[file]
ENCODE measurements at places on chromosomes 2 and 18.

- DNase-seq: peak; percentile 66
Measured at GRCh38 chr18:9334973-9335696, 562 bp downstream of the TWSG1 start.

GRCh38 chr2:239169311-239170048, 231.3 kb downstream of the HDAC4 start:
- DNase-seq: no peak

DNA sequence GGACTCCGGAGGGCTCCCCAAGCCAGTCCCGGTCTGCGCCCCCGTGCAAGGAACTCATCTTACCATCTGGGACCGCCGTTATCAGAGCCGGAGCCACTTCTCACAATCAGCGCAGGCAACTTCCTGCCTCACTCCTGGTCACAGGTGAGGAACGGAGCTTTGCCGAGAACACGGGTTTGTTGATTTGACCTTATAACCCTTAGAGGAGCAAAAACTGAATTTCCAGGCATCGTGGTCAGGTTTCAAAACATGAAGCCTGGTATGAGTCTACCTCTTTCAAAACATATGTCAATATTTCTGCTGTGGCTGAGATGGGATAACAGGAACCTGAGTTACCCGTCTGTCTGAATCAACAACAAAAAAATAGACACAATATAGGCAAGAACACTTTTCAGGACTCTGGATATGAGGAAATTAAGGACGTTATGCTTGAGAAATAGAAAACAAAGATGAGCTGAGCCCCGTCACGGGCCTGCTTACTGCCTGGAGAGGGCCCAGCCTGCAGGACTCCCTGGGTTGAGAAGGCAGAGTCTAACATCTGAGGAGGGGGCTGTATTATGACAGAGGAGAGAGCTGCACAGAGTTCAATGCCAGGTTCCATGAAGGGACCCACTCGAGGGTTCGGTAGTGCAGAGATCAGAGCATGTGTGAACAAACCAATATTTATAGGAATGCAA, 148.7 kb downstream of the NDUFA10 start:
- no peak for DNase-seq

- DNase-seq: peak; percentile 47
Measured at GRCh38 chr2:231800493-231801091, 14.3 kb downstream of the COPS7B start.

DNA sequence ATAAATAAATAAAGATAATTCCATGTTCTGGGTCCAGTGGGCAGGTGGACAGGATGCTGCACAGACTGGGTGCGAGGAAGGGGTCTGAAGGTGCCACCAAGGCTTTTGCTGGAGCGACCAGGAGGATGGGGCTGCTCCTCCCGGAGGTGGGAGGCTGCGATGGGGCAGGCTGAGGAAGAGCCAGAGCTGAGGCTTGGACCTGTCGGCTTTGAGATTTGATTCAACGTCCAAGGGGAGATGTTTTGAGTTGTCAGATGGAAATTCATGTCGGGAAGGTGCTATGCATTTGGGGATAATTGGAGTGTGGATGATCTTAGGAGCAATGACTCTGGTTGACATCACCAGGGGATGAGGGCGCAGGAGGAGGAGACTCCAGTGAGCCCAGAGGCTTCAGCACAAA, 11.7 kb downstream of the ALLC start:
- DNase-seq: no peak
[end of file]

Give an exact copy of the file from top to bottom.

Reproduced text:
ENCODE measurements at places on chromosomes 2 and 18.

- DNase-seq: peak; percentile 66
Measured at GRCh38 chr18:9334973-9335696, 562 bp downstream of the TWSG1 start.

GRCh38 chr2:239169311-239170048, 231.3 kb downstream of the HDAC4 start:
- DNase-seq: no peak

DNA sequence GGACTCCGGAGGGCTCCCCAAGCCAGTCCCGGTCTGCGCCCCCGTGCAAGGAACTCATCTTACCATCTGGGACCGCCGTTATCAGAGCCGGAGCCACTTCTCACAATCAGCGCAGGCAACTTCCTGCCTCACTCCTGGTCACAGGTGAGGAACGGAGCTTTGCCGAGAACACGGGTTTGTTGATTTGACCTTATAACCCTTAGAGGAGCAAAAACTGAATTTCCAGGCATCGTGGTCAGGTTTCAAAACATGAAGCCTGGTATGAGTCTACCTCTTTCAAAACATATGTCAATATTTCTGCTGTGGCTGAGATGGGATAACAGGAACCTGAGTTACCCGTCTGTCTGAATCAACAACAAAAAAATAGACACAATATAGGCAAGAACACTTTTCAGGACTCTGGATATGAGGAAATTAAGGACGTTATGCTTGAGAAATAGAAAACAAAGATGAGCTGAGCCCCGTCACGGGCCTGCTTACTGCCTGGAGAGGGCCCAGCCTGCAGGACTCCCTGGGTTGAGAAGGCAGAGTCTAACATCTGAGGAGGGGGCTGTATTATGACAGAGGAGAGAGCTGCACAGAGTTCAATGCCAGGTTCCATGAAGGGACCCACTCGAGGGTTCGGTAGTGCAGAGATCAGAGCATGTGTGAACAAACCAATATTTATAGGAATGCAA, 148.7 kb downstream of the NDUFA10 start:
- no peak for DNase-seq

- DNase-seq: peak; percentile 47
Measured at GRCh38 chr2:231800493-231801091, 14.3 kb downstream of the COPS7B start.

DNA sequence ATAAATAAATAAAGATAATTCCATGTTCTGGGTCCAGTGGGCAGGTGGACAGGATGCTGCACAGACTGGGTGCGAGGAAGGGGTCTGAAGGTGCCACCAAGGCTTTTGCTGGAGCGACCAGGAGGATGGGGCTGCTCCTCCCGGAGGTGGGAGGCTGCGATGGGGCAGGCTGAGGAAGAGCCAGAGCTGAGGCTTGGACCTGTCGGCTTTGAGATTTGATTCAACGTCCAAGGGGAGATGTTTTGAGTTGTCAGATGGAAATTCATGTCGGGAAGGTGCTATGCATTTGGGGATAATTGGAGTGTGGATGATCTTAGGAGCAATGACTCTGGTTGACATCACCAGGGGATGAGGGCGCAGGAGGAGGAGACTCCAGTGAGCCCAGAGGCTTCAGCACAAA, 11.7 kb downstream of the ALLC start:
- DNase-seq: no peak